Now, the connoisseurs in the audience will recognize that at the heart of every teen sex comedy lies a rehashed Shakespearean tragedy with more dick jokes. So, enter the pixie-cut Shannyn “Erica” Sossamon, who meets Matt at what he incorrectly assumed was a laundromat exclusively for elderly Chinese and with whom he would very much like to have sex (Erica, not the Chinese). Of course, Erica works at CyberNanny where she complains about having to look at blowjobs on the Internet all day, and the betting pool site is sponsored by a porn site, which in turn is “PROTECTED BY CYBERNANNY.” If that’s not a tale of two star-crossed lovers, I don’t know what is:

It actually makes perfect sense that in 2001, Mercutio would be played by a flamboyant, flash-animated website.

Ultimately the plot isn’t even important because, duh, Matt and Erica get together in the end despite zero character development and the fact that Matt’s ex basically rapes him after he handcuffs himself to his headboard on night 39. (Good idea, Matt.) The couple even got nominated for the Teen Choice Award for “Choice Chemistry” before losing out to Mandy Moore and whoever else was in A Walk to Remember. Enough about them though, because hey look, there’s everyone’s favorite: the N-Judah!

Aside from a couple bland shots of such a beautiful city, what the premise of the film ultimately provides is a hilarious and dated view of an era in San Francisco history that barely lasted 5 years. In fact, if we’re trusting wikipedia on this one (and why wouldn’t we?) the dot-com bubble had burst before this movie even started shooting. Which means this movie probably has some of the shortest-term anachronisms in the history of film. Take this billboard, for instance:

First of all, the “DIE DOTCOM SCUM” tag. What is this? Is this authentic? Was this written in the script? The tagline on the original billboard for “did you get any lately?” fits the movie so well, but the rest of the movie aggrandizes the dot-com lifestyle so much that I sincerely doubt they would actively insert that level of social commentary. Besides, that tag is not exactly unheard of around these parts. I need some DVD commentary or something because this is blowing my mind.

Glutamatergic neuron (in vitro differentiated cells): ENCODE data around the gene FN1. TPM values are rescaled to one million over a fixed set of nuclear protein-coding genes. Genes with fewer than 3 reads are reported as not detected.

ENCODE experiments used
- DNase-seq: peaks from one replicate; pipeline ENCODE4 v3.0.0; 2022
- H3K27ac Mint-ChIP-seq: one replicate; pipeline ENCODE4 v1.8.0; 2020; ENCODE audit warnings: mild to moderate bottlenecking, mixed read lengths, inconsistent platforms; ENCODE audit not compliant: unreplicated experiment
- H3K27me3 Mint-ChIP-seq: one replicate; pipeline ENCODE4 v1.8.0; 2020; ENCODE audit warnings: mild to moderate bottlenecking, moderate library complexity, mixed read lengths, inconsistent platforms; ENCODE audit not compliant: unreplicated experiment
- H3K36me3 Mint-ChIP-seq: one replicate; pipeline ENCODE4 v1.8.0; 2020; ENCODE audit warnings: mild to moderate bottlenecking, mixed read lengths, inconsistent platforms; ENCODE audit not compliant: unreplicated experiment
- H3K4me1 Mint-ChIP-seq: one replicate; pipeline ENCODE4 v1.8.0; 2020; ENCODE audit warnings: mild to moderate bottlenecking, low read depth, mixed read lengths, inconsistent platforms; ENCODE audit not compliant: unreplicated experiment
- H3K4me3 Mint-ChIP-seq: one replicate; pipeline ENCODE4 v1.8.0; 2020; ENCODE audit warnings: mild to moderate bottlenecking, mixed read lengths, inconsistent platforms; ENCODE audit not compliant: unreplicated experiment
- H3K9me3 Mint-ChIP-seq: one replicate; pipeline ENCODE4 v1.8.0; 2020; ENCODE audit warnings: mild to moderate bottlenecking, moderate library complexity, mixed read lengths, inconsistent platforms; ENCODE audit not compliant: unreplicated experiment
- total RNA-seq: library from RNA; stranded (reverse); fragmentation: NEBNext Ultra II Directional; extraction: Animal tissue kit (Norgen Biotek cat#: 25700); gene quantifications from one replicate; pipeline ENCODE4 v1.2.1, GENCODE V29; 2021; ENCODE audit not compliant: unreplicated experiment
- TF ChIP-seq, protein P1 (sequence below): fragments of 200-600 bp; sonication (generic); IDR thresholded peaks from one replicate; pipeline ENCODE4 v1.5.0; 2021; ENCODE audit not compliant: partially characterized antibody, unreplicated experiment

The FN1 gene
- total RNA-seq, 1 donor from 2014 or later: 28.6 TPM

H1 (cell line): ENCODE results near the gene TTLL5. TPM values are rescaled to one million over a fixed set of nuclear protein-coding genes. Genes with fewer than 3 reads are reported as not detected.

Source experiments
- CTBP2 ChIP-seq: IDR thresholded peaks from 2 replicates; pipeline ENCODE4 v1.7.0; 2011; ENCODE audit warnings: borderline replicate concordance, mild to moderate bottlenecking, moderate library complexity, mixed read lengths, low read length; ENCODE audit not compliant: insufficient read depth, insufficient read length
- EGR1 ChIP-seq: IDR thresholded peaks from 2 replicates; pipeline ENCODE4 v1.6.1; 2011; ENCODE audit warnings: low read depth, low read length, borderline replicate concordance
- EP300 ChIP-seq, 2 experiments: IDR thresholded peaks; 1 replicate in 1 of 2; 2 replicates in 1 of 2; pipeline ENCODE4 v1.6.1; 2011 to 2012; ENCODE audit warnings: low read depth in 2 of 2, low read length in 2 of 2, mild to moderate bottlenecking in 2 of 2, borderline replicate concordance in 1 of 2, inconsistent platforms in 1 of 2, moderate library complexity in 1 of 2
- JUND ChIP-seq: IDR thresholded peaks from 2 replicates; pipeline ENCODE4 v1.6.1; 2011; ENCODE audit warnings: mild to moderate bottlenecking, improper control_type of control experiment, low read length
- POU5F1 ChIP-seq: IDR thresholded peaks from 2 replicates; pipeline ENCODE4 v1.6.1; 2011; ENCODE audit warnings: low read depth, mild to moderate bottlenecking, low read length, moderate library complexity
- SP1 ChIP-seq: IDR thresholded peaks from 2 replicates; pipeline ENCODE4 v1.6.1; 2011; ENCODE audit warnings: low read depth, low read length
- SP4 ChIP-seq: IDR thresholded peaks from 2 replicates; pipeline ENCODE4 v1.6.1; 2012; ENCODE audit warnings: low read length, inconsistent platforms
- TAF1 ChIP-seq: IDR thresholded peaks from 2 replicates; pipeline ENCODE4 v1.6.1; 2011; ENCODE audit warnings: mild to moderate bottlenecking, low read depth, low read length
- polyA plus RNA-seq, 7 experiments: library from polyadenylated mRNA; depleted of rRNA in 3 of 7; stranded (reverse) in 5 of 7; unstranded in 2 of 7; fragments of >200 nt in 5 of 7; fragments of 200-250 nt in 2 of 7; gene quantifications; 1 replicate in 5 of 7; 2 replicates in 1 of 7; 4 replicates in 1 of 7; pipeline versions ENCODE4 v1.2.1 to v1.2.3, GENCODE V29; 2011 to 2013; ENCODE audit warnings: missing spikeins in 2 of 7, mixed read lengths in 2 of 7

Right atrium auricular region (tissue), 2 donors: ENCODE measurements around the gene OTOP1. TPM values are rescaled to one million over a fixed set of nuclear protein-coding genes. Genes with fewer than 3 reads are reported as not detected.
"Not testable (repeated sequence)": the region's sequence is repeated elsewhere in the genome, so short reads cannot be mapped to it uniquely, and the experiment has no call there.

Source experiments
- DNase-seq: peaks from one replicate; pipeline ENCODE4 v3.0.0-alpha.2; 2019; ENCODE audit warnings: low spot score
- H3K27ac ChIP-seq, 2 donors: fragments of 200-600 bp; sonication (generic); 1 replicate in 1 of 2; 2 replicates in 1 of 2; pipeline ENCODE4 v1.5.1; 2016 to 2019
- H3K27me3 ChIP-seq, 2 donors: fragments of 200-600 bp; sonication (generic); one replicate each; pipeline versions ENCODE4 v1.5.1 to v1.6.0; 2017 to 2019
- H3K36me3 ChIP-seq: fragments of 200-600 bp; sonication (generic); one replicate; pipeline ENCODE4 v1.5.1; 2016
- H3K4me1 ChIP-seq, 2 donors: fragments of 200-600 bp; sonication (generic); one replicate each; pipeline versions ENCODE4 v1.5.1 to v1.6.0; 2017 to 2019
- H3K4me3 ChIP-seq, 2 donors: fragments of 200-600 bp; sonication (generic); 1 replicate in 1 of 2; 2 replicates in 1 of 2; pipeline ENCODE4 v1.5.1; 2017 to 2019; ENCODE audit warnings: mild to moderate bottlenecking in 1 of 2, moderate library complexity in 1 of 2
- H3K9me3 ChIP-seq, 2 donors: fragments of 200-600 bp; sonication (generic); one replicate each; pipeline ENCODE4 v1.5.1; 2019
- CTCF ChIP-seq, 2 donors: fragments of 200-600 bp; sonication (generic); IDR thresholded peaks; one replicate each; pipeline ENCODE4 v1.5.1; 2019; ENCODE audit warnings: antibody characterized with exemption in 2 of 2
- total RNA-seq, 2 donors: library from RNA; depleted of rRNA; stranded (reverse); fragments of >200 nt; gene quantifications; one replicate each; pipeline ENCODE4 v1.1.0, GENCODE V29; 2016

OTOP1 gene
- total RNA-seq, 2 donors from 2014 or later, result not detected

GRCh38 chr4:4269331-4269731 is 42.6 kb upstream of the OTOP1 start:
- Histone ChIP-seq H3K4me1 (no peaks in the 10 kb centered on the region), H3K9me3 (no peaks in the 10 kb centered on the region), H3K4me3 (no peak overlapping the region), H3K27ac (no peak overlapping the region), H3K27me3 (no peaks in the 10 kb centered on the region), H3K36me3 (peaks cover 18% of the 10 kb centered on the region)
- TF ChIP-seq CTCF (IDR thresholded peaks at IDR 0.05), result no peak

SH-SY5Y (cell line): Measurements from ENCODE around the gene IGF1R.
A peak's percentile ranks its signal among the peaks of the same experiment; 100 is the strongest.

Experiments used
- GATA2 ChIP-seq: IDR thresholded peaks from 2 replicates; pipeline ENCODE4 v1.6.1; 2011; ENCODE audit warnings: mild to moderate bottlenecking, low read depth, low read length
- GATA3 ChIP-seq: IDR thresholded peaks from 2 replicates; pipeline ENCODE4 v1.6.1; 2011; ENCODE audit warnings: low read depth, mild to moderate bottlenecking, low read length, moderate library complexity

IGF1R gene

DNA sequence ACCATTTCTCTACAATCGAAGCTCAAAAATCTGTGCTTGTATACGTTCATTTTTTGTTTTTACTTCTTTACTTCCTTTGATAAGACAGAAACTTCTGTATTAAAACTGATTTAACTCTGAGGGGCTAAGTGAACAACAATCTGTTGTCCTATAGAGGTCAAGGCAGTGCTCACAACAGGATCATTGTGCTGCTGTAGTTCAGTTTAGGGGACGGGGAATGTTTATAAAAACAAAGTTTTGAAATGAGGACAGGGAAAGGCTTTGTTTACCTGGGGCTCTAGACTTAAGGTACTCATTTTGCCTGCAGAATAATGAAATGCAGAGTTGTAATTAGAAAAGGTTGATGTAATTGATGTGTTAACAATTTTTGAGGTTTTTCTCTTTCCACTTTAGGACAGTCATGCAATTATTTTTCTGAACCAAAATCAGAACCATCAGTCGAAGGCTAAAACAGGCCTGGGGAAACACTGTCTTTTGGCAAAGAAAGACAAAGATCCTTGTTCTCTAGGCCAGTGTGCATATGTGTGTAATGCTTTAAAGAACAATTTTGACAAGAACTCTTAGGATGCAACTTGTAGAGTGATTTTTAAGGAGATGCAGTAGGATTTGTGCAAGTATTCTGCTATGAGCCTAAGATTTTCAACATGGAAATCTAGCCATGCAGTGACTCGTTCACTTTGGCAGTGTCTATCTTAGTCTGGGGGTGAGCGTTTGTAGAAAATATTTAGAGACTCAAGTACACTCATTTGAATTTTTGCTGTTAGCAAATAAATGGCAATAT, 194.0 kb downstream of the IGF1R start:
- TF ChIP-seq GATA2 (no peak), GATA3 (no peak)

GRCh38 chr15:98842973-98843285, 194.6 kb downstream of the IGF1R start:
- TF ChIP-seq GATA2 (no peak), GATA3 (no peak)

Also, while we’re at it – remember I didn’t either, but as a refresher it had the lofty goal of taking on the world’s major currencies to become “the web’s currency”. Started in 1998 and backed by Oracle CEO/Silicon Valley Godfather Larry Ellison (who really should have known that it is illegal in most countries to print your own money) it was sold off for scrap by 2001 and now exists as nothing more than a parked domain. Somewhere between shooting this movie and it’s release in 2002, an entire global company had collapsed.

Of course, you can’t have a film set in San Francisco without a couple shots on public transit. Luckily for us, a major plot point in this movie involves actually going on a date on Muni, because of how that is not sexy at all and there is very little danger that date leading to sex. “I’ll meet you at Justin Herman and we’ll ride until we end up at at the bus corral at Presidio and Euclid.” – That’s the whole date Matt has planned. Cue the Semisonic music and fire up the rear projection screen, we’re gonna have a Muni montage!